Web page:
Destined to Last(6)

By: Alissa Johnson

“Bah.” William waved that away, his confidence clearly unscathed. “She merely gives herself ample opportunity to ignore it by avoiding him.”

Lady Thurston thought about that as she crossed the room to take a seat on a settee. “Kate has never before shied away from matters of the heart. Rather she has been quite diligent in seeking them out.”

“It seems this time they shall have to be brought to her.”

She smoothed the skirts of her bronze gown and thought of her soft, romantic daughter, and the cunning and ambitious Mr. Hunter. “No.”

“No? What the blazes do you mean, no?”

“Do watch your language, William. And I mean, no. Regardless of my gratitude toward, and personal affection for, Mr. Hunter, I do not believe him the best match for Kate.”

“He is.”

“He is not.”

“He…” William straightened his shoulders. “Mrs. Summers is in agreement with me.”

“Mrs. Summers is in the unenviable position of having to choose between me, her friend, and the man with whom she has formed an attachment. Naturally, she would agree with you.”

He ran a hand through what remained of his hair. “That is not—”

“And Mirabelle agrees with me.”

William took a seat across from her, sitting down with a huff. “Your daughter-in-law is nearly always in agreement with you. You’ve raised an outspoken group of young women.”

She smiled at what she considered a compliment. “Indeed, I have.”

“Two for Mr. Hunter, and two against. We are at an impasse.”

“I am Kate’s mother,” she said and gave a small sniff. “My choice takes precedence.”

He gave her a bland look. “I am the man with a deathbed promise to the late Duke of Rockeforte to fulfill.”

“Matches for five children,” she remarked with an amused shake of her head.

“Love matches for five children,” William corrected with just enough derision in his voice to make perfectly clear his opinion of the endeavor. “Which is why it must be Mr. Hunter.”

“Mr. Laury is a far more suitable candidate. He is a charming but earnest young man, and his romantic nature will appeal to Kate. They even share the common interest of music.”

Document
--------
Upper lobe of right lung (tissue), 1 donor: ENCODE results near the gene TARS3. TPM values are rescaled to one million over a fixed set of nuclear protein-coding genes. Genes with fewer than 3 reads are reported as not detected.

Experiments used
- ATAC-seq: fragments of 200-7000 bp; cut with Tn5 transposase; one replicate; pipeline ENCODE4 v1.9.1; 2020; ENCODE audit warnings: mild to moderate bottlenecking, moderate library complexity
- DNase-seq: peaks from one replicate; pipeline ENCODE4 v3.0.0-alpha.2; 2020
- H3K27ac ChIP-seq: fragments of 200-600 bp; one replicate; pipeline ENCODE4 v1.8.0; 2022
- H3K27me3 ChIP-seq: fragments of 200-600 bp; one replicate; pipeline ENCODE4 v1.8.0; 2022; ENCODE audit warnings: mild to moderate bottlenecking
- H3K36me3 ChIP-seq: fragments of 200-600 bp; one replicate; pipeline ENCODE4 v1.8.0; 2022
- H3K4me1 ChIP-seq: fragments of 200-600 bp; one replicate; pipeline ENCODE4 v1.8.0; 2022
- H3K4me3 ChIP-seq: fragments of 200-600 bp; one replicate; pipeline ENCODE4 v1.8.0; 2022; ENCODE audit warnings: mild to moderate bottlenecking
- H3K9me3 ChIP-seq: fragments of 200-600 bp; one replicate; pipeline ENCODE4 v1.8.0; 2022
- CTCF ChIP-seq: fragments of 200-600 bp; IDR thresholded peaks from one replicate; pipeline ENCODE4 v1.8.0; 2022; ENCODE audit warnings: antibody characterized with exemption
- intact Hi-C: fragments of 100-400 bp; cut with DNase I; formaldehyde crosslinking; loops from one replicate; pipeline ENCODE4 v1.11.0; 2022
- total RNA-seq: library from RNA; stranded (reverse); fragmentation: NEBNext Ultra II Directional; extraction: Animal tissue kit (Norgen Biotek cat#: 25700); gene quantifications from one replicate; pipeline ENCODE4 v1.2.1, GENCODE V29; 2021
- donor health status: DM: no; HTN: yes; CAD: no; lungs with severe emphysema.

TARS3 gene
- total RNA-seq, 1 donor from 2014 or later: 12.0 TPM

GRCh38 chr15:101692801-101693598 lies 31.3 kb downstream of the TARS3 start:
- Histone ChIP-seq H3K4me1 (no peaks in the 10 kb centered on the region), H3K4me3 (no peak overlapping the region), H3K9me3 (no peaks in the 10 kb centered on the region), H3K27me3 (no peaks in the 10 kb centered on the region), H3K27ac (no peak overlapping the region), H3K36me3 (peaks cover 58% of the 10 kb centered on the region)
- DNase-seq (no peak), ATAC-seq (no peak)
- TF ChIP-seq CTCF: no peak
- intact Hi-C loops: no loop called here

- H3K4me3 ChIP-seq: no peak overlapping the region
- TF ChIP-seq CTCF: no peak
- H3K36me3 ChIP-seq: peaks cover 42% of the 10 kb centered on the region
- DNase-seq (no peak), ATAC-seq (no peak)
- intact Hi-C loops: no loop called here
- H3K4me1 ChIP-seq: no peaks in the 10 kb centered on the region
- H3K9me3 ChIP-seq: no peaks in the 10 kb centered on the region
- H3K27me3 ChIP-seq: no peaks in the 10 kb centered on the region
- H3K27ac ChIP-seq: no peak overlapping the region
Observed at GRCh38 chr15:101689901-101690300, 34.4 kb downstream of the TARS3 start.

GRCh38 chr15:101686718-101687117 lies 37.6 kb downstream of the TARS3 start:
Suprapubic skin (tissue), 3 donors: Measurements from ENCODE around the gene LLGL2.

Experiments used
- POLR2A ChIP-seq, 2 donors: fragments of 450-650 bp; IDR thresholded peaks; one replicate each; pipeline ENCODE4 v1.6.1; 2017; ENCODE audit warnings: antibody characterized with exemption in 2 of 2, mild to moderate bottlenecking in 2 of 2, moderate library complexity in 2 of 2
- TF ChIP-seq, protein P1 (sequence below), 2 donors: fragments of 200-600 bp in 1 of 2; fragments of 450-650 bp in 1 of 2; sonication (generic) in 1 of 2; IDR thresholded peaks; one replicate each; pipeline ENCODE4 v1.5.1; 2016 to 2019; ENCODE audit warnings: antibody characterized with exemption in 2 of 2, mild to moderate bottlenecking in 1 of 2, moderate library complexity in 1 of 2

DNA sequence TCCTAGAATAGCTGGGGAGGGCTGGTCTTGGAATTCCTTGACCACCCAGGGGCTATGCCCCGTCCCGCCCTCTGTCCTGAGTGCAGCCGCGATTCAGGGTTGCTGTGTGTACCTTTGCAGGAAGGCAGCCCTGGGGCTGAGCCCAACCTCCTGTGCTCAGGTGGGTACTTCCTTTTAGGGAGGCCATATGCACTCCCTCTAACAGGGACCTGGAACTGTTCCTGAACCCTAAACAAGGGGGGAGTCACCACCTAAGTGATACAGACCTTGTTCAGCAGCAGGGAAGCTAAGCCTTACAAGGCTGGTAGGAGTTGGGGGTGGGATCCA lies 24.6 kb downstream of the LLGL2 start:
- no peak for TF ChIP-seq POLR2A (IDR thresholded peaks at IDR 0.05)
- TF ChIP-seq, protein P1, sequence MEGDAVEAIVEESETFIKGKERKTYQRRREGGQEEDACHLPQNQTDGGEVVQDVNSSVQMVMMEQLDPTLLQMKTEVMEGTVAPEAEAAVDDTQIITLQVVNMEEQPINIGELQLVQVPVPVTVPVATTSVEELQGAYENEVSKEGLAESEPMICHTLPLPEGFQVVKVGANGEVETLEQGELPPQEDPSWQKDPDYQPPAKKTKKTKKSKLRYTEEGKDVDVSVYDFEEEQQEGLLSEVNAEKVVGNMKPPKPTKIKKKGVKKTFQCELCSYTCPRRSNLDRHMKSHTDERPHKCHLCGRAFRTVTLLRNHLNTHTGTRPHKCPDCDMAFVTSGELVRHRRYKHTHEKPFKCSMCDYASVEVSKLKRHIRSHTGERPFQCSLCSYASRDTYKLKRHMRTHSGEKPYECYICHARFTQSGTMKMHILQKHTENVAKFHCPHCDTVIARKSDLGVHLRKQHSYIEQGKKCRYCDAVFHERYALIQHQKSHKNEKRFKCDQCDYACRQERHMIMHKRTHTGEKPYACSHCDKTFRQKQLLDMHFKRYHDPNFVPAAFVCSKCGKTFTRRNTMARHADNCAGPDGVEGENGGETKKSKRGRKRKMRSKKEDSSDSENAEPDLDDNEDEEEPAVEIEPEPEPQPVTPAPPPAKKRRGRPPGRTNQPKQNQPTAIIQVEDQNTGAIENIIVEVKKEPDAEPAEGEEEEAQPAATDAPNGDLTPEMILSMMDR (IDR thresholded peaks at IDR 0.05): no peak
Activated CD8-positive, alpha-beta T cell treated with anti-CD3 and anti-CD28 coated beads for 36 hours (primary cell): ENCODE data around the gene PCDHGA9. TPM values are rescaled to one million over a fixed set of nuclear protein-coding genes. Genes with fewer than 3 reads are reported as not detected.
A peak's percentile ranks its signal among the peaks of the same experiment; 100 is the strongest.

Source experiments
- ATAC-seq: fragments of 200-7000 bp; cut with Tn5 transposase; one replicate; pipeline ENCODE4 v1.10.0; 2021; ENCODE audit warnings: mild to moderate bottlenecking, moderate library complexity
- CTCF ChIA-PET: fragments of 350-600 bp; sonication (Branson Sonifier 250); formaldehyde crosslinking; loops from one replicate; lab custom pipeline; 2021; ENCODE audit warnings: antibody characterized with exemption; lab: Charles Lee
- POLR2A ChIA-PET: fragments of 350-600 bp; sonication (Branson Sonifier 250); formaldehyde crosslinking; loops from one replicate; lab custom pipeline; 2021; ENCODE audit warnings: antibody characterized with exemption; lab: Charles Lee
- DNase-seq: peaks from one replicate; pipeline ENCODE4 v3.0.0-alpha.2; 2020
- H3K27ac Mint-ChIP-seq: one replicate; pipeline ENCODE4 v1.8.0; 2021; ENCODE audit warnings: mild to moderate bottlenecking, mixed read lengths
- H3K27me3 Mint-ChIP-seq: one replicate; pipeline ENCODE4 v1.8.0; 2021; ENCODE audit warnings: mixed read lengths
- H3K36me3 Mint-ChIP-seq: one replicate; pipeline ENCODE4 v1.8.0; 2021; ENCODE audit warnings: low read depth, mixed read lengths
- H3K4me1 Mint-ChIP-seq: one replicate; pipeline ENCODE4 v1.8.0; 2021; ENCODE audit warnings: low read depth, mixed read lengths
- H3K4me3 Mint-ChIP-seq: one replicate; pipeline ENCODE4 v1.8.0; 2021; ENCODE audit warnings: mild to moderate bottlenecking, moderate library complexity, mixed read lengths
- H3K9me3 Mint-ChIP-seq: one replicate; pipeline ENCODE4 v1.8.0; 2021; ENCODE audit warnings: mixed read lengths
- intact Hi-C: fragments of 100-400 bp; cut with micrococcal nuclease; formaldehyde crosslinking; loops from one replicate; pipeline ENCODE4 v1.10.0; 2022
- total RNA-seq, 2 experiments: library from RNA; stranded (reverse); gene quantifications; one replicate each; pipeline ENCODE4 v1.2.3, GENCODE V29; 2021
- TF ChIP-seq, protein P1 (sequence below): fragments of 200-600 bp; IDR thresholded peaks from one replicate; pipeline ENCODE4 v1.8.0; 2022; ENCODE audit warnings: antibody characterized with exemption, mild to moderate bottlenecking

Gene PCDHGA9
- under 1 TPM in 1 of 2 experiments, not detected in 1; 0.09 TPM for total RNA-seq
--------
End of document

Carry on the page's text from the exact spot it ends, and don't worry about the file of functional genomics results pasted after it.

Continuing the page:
“It’s Mr. Laury you want, is it?” William fell silent for a moment, and tapped his finger on the arm of the chair. “I suggest a compromise,” he eventually announced. “We try them both. See which of the two fits.”

Lady Thurston rather thought that plan made the gentlemen sound like bonnets, but she couldn’t argue with its practicality. “How?”

“I believe your Mr. Laury has made mention of attending Lord Brentworth’s house party next week?”

“He has, yes.”

“I’d planned to send Hunter on a mission to Cornwall, but upon further reflection, I’ve decided his services would be put to better use at Brentworth’s.”

Lady Thurston nodded in understanding. “I shall see to it Kate attends.”

“Well, then.” William’s smug smile returned. “May the best match prevail.”


Kate closed the door to her room with a heavy sigh of relief. By virtue of sneaking up a back staircase and quietly ducking into an empty room or two, she’d made it all the way through Haldon Hall without being spotted by a guest. Even better, she’d managed to avoid her closest friends and family, who were more apt to see she was troubled by something other than the sorry state of her gown, hair, and the nearly unrecognizable pair of half boots in her hand.

“I am not troubled,” she muttered to herself. “I’m annoyed.”

And, in truth, she was bothered by the mess she’d made of her gown. The damage could be repaired, but it would require a great deal of effort on the part of her lady’s maid, Lizzy. Kate would just as soon see to the chore herself, as she’d been the one who created the mess, but she knew full well Lizzy wouldn’t hear of it.

Feeling guilty, she decided the least she could do was change on her own, instead of interrupting whatever Lizzy was doing at present to help her undress. It took several long minutes of contorting into a series of uncomfortable positions, but eventually she succeeded in struggling out of her gown. After noting with considerable relief that her chemise was still clean and dry, she carefully folded the wet and dirty material and searched for a spot in the room where she could set it down for a moment without damaging anything else while she removed her damp stockings.

The deep windowsill seemed her safest option, though it required she move a small pile of novels stacked there. She set the dress down with one hand, and with the other, picked up the book she was currently reading. It was a fairy tale in essence, the adventures of a beautiful maiden and her valiant prince. It was tremendously far-fetched, undeniably melodramatic, and not the least bit educational. She thought it quite delightful.

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